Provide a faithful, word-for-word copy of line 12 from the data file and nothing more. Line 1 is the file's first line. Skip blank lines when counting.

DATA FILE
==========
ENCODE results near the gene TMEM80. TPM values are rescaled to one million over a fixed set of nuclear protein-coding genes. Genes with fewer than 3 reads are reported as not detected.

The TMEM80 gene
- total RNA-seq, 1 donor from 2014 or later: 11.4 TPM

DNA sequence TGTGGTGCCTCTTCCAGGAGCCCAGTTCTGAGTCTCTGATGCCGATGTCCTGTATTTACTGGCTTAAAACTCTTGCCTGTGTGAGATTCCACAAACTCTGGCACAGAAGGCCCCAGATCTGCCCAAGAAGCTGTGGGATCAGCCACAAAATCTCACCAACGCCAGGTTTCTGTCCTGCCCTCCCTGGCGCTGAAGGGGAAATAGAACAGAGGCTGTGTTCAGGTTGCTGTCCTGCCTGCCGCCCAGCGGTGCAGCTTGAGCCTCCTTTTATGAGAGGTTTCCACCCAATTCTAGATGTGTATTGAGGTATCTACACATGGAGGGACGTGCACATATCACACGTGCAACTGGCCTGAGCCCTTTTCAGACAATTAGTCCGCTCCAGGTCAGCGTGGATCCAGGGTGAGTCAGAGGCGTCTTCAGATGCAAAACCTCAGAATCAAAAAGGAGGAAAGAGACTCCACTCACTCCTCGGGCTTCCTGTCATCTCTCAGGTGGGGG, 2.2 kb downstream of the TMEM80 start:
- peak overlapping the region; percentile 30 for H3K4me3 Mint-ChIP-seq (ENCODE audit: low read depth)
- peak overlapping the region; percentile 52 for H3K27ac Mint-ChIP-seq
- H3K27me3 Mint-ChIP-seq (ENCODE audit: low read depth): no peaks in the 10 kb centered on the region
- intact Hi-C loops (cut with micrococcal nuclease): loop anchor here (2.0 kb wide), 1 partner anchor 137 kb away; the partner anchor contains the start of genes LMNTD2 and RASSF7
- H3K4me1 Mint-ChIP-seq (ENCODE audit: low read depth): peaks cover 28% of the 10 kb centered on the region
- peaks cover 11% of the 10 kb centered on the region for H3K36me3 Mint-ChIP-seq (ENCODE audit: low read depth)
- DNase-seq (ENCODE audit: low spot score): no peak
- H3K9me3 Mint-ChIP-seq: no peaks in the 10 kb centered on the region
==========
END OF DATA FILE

- H3K9me3 Mint-ChIP-seq: no peaks in the 10 kb centered on the region